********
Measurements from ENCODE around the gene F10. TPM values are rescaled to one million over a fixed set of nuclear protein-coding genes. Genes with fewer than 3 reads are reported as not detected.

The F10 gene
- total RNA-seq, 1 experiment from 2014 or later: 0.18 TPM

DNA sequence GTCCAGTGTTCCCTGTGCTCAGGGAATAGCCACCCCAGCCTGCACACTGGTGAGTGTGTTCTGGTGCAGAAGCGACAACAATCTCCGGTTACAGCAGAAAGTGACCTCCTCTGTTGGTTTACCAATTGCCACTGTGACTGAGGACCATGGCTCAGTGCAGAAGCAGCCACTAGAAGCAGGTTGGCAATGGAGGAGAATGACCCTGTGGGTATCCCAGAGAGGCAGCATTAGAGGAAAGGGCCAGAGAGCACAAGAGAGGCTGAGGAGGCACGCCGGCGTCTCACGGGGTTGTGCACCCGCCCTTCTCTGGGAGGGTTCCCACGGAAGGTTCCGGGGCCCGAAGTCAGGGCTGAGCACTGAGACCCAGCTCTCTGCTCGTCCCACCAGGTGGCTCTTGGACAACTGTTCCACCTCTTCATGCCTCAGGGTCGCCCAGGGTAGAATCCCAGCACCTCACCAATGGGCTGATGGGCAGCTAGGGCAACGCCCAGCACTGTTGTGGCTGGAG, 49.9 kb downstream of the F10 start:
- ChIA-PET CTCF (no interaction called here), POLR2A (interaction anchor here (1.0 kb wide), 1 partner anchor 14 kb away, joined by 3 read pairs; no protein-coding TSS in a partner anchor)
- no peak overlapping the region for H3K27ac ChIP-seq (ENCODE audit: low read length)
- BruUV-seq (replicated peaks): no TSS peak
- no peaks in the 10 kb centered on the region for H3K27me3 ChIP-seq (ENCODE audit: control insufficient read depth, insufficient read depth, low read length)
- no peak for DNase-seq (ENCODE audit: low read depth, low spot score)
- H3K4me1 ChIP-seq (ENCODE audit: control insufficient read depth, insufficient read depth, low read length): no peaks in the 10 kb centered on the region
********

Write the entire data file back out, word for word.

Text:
Measurements from ENCODE around the gene F10. TPM values are rescaled to one million over a fixed set of nuclear protein-coding genes. Genes with fewer than 3 reads are reported as not detected.

The F10 gene
- total RNA-seq, 1 experiment from 2014 or later: 0.18 TPM

DNA sequence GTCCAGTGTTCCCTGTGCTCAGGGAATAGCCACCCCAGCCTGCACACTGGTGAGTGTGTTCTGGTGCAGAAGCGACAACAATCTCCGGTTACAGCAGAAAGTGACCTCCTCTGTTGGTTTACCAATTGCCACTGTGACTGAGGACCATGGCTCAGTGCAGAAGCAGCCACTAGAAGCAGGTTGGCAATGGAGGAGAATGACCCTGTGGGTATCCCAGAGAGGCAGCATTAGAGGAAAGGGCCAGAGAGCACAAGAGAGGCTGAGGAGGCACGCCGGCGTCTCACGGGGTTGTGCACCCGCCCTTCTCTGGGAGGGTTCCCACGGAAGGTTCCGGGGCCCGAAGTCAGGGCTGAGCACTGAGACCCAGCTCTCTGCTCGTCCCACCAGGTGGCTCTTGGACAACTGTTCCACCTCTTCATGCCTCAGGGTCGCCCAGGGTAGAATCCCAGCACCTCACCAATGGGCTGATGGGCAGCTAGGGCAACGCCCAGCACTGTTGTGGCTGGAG, 49.9 kb downstream of the F10 start:
- ChIA-PET CTCF (no interaction called here), POLR2A (interaction anchor here (1.0 kb wide), 1 partner anchor 14 kb away, joined by 3 read pairs; no protein-coding TSS in a partner anchor)
- no peak overlapping the region for H3K27ac ChIP-seq (ENCODE audit: low read length)
- BruUV-seq (replicated peaks): no TSS peak
- no peaks in the 10 kb centered on the region for H3K27me3 ChIP-seq (ENCODE audit: control insufficient read depth, insufficient read depth, low read length)
- no peak for DNase-seq (ENCODE audit: low read depth, low spot score)
- H3K4me1 ChIP-seq (ENCODE audit: control insufficient read depth, insufficient read depth, low read length): no peaks in the 10 kb centered on the region